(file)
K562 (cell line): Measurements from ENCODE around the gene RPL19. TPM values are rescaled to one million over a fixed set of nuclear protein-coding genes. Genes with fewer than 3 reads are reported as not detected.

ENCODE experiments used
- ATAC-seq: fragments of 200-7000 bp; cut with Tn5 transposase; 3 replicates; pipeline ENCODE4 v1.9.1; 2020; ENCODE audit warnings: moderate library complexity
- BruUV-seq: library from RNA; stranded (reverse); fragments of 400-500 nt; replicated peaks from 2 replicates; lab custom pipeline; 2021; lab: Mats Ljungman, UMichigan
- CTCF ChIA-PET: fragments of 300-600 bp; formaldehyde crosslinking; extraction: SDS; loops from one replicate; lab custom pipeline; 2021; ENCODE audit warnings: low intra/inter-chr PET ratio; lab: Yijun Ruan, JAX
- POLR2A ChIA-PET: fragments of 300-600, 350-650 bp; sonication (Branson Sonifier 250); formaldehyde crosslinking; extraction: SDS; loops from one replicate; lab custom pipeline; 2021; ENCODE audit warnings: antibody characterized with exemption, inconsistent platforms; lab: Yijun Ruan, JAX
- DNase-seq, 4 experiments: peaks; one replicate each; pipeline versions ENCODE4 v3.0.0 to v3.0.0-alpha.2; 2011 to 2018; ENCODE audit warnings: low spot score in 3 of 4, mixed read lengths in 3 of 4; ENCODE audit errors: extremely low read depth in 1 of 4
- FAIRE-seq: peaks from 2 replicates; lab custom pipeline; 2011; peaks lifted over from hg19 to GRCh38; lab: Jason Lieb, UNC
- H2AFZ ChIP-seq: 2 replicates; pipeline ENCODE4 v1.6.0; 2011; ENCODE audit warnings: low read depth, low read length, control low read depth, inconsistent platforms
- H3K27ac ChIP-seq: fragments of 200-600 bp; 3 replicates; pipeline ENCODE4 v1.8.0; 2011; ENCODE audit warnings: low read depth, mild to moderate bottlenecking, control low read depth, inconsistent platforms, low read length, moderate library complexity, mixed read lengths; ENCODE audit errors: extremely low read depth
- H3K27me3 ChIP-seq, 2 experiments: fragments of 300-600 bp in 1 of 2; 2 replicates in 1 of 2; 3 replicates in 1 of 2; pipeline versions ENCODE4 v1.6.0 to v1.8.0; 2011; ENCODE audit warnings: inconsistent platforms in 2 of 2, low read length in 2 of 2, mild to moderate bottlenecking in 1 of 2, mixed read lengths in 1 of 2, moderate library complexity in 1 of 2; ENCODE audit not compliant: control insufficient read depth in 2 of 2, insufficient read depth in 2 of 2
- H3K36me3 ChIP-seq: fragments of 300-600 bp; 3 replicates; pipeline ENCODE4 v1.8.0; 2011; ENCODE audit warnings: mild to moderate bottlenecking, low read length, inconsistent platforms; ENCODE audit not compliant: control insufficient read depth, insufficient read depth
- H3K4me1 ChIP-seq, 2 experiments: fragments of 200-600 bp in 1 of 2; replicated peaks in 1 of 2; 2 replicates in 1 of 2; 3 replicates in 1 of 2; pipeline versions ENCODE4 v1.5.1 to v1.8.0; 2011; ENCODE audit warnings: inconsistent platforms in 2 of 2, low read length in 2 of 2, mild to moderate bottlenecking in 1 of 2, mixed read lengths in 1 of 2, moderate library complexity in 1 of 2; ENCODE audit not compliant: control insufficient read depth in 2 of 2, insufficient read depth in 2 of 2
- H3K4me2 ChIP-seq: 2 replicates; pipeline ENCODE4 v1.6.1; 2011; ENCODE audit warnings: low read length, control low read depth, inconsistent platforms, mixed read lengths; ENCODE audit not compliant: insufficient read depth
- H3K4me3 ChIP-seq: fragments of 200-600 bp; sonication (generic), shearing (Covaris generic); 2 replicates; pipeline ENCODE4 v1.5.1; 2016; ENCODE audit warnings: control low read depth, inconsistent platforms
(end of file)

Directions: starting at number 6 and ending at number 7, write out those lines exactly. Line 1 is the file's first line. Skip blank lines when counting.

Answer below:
- POLR2A ChIA-PET: fragments of 300-600, 350-650 bp; sonication (Branson Sonifier 250); formaldehyde crosslinking; extraction: SDS; loops from one replicate; lab custom pipeline; 2021; ENCODE audit warnings: antibody characterized with exemption, inconsistent platforms; lab: Yijun Ruan, JAX
- DNase-seq, 4 experiments: peaks; one replicate each; pipeline versions ENCODE4 v3.0.0 to v3.0.0-alpha.2; 2011 to 2018; ENCODE audit warnings: low spot score in 3 of 4, mixed read lengths in 3 of 4; ENCODE audit errors: extremely low read depth in 1 of 4